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During the growth stage, the public becomes more aware of the product; as sales and revenues start to increase, profits begin to accrue.
Identify the conditions that exist when a product is in stage 2, growth of the Product Life Cycle
Initial distribution is expanded as popularity increases, leading to increases in promotion as well.
The company often looks at introduction improvements and innovations so as to cement their position in this stage, and discourage competitors from having any success in copying the product and selling substitutes.
Increased competition in this stage may lead to falling prices as the company competes with others to gain and keep hold of market share.
The stage of the product life cycle where product sales, revenues and profits begin to grow as the product becomes more popular and accepted in the market.
Mini tablets, such as the iPad mini, Google Nexus 7, or Amazon Kindle Fire, are in the growth stage at the moment.
The concept of having a tablet larger than a smart phone but smaller than a full-sized tablet (such as an iPad) is relatively new, and companies such as Amazon and Apple are in the stage where they are attempting to convince users to switch use them.
While Apple has often been a market leader in innovations, it has lagged behind in the case of mini tablets, and this may cause it lose out on market leader status and instead play catch up.
The growth stage is the period during which the product eventually and increasingly gains acceptance among consumers, the industry, and the wider general public.
During this stage, the product or the innovation becomes accepted in the market, and as a result sales and revenues start to increase .
Profits begin to be generated, though the break even point is likely to remain unbreached for a significant time--even until the next stage, depending on the cost and revenue structures.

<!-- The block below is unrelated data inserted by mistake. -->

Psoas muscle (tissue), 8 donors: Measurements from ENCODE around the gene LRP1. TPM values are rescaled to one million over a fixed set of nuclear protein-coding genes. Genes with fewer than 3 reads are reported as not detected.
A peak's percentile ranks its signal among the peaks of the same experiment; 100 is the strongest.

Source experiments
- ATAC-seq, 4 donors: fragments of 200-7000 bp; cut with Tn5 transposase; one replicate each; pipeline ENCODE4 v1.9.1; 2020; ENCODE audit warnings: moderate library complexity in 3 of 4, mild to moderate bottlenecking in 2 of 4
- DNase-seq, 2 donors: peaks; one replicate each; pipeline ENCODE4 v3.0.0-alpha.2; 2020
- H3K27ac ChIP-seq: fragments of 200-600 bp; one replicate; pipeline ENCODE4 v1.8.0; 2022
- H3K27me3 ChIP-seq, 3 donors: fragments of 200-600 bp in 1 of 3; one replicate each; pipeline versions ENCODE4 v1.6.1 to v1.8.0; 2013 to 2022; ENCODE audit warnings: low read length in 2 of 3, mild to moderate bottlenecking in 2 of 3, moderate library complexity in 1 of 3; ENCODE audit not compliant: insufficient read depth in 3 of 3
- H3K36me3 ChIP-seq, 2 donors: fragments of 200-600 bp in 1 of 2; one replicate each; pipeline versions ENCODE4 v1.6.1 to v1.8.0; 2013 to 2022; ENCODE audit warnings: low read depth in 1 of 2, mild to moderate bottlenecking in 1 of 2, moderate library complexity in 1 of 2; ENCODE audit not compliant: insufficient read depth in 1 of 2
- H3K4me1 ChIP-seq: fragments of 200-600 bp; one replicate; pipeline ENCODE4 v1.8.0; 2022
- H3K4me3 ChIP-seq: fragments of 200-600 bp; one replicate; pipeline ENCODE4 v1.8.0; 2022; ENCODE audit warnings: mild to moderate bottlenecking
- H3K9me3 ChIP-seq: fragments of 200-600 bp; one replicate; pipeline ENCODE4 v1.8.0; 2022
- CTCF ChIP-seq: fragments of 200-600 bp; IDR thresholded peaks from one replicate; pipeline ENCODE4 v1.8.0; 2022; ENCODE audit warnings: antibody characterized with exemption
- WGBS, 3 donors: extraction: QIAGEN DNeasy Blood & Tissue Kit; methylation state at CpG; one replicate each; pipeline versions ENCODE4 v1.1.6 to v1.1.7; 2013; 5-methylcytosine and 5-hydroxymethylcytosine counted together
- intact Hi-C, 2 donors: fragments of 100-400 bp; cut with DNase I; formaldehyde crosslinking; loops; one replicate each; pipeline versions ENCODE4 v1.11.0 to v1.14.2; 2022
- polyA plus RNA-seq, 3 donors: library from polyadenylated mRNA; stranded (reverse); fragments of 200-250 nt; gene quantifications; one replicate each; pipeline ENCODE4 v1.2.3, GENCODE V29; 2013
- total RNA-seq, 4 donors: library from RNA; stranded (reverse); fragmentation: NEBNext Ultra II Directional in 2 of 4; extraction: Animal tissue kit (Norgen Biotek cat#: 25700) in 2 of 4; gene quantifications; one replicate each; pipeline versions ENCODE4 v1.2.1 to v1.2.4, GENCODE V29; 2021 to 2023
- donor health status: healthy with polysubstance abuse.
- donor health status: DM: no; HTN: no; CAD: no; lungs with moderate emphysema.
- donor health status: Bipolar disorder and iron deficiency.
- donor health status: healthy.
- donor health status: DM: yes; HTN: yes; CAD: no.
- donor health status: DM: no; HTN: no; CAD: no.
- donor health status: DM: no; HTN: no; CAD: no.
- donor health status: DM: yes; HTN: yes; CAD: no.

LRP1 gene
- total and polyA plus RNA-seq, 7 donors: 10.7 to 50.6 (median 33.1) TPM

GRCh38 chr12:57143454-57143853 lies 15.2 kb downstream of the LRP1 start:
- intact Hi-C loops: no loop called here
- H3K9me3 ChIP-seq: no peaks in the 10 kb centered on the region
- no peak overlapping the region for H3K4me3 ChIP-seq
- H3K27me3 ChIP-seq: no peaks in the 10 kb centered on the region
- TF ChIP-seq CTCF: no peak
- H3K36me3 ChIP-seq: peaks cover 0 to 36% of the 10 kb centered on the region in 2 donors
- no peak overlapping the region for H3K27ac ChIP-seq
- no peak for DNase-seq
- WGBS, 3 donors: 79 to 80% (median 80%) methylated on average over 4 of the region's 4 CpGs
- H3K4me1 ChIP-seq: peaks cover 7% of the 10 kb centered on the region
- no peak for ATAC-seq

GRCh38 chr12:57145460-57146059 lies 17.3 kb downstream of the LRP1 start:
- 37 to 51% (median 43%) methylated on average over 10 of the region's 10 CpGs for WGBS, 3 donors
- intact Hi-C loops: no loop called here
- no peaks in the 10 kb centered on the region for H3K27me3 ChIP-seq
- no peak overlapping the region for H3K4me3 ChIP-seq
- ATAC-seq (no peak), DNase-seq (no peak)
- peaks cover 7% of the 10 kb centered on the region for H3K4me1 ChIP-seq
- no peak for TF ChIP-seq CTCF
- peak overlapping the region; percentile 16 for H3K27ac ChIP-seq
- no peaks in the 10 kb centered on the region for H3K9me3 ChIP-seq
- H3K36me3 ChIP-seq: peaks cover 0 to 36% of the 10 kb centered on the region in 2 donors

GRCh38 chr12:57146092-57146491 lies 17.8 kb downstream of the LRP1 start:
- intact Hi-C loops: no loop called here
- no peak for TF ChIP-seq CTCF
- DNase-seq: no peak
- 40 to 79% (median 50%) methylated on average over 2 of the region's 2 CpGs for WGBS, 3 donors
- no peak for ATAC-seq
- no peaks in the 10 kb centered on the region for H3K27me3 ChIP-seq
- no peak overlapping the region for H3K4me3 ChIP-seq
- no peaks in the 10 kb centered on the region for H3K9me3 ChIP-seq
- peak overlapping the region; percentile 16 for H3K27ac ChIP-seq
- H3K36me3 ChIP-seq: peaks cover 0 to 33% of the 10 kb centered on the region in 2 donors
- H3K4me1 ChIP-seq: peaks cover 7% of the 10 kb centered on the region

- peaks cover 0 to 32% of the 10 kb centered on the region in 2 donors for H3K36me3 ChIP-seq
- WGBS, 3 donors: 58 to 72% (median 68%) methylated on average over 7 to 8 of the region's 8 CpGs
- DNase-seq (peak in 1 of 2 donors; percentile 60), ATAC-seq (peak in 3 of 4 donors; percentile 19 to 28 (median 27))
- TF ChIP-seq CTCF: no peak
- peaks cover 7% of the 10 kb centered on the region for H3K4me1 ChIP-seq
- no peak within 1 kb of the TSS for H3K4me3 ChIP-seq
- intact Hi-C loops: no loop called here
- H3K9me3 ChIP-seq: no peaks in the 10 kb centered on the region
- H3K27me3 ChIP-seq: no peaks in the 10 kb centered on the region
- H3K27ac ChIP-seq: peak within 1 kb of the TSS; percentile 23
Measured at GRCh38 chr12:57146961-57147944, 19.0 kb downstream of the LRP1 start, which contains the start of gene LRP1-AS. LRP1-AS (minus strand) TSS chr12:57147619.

Initial distribution is expanded further as demand starts to rise.
Promotion is increased beyond the initially high levels, and word-of-mouth advertisingleads to more and more potential customers hearing about the product, trying it out, and--if the company is lucky--choosing to use the product regularly.
Repeat orders from initial buyers are also obtained.
If a monopoly was initially created, then it still exists in this stage.
Because of this, the manufacturing company can look at ways to introduce new features, alterations, or other types of innovation to the product according to feedback from consumers and from the market in general.
This would be done in order to maintain growth in sales and ensure that interest in the product continues to grow and not stagnate, thus maintaining the growth stage.
In fact, the growth stage is seen as the best time to introduce product innovations, as it creates a positive image of the product and diminishes the presence of competitors who will be attempting to copy or improve the product, and present their own products as a substitute.
Features of the growth stage:
Costs reduced due to economies of scale: as production and distribution are ramped up, economies of scale kick in and reduce the per unit costs.
Sales volume increases significantly: as the product increases in popularity, sales volumes increase.
Profitability begins to rise: revenues begin to exceed costs, creating profit for the company
Public awareness increases: through increased promotion, visibility and word of mouth, public awareness grows.
Competition begins to increase with a few new players in establishing market
Increased competition leads to price decreases: price wars may erupt, technology may get cheaper, or other factors can ultimately lead to falling prices.